And I Shall Have Some Peace There

“Who are you going to fight with after you leave your job?” a colleague asked me at a board meeting earlier this week.  I had been talking about preparations to testify to the NH House Finance Committee, opposing the total loss of state general funds for domestic violence services.  This cut is only one of many too many the Committee is considering that would destroy critical service programs that the state’s most vulnerable citizens rely on for basic survival.  Tough times these days, which I assume had me talking tough, thus the question.

“I’m going to stay on this board and fight with you,” I answered, but with a laugh, because this colleague is a man I mostly agree with, but who can engage in a good discussion.

“You strike me as an organizer,” he went on.  “What will you organize?”

“I just organized a new writing group,” I said, and I have.  “I have a lot of identities.  Being the Executive Director of the Coalition is not all of who I am.”  Very true.  Look at my bio here on the blog — you don’t get to my career identification until the end of the list.  But this week I’ve been exploring another woman’s life-altering shift in identities, and beginning to understand that as much as I’m embracing the coming change, it’s going to be BIG!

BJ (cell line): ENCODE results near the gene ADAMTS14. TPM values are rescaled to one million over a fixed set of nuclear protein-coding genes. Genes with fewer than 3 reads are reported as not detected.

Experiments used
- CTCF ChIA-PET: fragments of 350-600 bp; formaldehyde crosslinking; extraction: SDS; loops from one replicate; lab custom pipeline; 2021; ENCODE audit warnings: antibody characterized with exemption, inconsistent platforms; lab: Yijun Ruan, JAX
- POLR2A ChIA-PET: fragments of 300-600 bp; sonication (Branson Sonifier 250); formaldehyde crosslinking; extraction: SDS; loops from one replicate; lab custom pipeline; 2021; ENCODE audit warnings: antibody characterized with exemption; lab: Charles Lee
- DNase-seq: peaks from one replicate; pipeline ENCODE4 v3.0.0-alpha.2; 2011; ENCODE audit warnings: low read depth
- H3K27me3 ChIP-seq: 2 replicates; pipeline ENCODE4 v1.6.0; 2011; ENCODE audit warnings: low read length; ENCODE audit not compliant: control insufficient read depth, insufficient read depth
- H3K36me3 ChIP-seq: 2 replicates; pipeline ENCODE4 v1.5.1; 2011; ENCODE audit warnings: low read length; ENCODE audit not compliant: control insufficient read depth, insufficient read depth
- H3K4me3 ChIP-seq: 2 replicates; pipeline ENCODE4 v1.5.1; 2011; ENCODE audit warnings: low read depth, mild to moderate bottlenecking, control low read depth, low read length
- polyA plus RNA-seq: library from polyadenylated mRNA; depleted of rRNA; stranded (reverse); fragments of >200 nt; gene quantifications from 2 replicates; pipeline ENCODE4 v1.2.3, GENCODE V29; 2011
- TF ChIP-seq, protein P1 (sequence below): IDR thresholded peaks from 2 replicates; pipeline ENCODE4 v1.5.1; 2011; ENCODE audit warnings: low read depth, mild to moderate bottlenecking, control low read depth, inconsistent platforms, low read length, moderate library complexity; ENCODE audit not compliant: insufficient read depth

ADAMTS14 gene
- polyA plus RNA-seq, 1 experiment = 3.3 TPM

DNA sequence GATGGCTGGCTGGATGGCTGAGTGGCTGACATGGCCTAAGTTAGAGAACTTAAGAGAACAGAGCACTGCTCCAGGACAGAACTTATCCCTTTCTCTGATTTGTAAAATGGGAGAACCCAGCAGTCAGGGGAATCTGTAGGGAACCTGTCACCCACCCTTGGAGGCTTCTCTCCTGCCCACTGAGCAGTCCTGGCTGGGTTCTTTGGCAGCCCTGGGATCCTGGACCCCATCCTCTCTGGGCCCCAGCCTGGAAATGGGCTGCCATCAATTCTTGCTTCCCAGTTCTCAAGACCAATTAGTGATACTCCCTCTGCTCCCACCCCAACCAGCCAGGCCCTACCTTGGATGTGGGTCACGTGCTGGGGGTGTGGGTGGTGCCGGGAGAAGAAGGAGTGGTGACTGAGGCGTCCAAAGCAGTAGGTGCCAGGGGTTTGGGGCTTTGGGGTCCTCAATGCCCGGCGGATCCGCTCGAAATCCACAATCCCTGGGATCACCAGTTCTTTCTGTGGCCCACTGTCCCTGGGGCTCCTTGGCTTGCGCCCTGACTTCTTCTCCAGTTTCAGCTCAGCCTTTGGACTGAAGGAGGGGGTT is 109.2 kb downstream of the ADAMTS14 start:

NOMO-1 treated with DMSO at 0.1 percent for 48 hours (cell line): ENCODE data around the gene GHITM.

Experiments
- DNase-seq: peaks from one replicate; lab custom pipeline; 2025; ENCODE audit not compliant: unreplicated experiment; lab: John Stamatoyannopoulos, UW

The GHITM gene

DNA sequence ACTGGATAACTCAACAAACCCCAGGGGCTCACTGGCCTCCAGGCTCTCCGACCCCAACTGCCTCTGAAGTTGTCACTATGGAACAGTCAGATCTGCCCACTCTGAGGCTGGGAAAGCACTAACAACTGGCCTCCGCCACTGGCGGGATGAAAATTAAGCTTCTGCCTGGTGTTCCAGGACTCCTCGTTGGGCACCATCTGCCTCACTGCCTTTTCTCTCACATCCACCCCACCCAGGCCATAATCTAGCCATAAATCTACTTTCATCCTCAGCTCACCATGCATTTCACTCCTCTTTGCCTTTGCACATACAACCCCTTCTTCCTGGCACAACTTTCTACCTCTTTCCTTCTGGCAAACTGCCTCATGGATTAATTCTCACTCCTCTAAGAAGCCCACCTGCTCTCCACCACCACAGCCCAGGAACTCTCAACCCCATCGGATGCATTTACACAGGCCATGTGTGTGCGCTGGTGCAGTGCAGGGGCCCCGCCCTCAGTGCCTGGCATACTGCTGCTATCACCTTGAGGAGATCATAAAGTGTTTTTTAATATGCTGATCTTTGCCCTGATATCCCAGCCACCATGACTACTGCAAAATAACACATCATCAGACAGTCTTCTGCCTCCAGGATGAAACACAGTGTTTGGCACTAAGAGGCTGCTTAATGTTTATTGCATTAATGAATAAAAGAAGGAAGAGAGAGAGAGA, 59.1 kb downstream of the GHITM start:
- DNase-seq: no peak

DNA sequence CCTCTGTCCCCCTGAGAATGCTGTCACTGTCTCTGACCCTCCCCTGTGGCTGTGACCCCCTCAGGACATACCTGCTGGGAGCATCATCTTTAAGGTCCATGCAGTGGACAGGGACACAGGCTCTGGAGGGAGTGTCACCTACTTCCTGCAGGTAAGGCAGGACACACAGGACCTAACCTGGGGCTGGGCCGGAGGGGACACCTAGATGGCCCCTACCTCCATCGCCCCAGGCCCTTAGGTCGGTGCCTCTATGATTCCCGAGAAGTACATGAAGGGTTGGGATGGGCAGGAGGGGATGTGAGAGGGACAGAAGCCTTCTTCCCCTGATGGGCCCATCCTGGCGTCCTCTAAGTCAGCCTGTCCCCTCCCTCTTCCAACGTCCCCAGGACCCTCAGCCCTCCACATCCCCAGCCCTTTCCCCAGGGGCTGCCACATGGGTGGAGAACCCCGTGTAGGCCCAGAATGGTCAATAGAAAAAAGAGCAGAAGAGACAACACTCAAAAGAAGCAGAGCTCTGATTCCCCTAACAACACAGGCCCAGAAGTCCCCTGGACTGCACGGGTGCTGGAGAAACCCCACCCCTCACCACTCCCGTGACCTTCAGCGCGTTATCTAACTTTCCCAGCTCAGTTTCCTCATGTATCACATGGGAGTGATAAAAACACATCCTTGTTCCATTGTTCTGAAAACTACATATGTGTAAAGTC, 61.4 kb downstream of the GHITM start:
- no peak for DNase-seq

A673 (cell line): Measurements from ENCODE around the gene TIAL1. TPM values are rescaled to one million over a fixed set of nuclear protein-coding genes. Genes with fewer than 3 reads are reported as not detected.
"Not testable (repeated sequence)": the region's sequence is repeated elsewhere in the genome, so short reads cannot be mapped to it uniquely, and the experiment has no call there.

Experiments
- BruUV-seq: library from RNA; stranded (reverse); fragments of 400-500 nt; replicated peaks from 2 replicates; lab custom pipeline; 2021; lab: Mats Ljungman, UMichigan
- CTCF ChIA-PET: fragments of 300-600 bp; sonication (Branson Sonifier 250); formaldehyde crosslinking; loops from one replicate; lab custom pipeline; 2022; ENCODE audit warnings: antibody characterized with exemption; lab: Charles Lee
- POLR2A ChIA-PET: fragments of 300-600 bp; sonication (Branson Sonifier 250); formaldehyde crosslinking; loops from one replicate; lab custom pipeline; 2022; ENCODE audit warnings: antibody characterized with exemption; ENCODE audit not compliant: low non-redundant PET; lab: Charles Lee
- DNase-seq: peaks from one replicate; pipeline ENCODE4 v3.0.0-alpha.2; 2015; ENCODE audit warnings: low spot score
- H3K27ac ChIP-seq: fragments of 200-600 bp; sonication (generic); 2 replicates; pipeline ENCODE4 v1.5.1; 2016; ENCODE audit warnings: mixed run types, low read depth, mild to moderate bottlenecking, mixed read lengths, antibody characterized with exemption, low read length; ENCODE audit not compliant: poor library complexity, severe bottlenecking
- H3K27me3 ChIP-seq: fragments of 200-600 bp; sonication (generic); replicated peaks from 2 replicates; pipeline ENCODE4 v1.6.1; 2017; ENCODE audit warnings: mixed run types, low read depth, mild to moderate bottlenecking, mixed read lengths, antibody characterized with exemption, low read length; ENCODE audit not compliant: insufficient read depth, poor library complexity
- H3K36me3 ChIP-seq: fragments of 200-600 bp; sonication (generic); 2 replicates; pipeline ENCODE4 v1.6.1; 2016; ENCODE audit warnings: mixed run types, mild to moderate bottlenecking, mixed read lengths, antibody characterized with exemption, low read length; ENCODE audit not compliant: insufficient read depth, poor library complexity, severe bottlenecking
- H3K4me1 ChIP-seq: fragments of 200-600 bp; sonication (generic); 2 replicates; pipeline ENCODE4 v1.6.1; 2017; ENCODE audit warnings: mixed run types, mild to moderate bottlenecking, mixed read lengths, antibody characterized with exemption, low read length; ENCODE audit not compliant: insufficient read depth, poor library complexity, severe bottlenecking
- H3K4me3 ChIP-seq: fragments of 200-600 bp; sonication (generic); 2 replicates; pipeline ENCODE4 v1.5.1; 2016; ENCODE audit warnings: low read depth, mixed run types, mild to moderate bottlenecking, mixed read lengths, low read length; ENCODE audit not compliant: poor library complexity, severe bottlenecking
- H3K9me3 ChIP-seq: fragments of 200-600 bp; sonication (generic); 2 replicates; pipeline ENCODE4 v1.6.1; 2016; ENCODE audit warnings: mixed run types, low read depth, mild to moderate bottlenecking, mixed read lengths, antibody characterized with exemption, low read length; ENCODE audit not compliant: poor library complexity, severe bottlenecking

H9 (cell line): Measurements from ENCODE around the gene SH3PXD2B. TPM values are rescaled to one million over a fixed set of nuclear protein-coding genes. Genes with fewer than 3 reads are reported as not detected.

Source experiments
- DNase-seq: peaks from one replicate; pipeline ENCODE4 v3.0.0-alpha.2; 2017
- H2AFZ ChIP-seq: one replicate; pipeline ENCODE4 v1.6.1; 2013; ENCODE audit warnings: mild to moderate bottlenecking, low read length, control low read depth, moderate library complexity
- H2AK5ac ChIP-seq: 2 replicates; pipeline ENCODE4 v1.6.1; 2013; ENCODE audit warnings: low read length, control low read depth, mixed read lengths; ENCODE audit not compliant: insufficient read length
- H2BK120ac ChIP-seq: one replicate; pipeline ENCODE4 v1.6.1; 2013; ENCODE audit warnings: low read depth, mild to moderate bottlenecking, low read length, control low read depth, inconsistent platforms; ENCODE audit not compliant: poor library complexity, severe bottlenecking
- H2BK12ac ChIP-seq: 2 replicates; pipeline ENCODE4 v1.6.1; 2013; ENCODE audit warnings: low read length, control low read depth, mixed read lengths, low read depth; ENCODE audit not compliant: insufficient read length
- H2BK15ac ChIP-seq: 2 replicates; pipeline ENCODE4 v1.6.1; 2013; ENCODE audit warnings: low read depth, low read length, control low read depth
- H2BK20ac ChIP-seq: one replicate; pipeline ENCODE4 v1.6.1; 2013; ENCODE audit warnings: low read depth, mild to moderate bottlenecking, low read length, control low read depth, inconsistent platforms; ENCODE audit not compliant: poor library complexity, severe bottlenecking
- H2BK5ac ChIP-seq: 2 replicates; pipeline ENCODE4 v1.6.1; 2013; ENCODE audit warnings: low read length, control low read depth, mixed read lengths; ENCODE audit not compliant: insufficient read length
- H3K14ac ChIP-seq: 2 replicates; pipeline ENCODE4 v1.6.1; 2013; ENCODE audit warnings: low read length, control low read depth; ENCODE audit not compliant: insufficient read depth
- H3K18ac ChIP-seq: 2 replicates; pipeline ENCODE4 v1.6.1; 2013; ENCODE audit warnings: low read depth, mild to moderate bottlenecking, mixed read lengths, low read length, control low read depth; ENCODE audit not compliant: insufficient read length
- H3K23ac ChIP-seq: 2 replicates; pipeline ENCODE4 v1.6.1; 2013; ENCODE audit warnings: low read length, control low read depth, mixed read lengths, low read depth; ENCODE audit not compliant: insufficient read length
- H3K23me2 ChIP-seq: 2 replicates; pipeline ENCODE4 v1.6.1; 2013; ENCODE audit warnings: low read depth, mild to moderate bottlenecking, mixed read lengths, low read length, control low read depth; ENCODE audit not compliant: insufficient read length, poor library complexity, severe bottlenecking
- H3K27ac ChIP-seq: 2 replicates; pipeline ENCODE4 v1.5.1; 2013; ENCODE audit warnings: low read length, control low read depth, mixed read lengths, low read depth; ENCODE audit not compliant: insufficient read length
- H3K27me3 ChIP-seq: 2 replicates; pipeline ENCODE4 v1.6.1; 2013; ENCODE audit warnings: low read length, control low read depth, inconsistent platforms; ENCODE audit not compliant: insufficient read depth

Margaret Roach is a gardener and writer, and until 3 years ago, was a top executive in the Martha Stewart empire.  Margaret’s gardening blog, A Way to Garden, is a treasure, and her new book and I shall have some peace there is also a treat.  I went to hear her read and speak last Tuesday night, and at one point, in describing her previous, jam-packed and wildly hectic work life, she held up her hands as if warding off demons when she talked about her need for time and space and solitude in order to figure out who she really is and how she wants to be in the world.  She left her high level Manhattan career and life to live full-time at her weekend home in the country, to garden and create and write.  While I am walking away from a much different kind of career, the pace sounds similar, and so I’m reading with anticipatory curiosity.

In her first months of her new life, slowing down is not easy.  Margaret describes still being on the spin cycle in fast and furious language that rings so true.  I’m getting a helpful glimpse of what my new life might feel like, when suddenly there isn’t somewhere I have to be and something that has to be done, right now!

The book’s title is from the Yeats poem, The Lake Isle of Innisfree.  It’s worth keeping the full line close in the coming months: “And I shall have some peace there, for peace comes dropping slow.”

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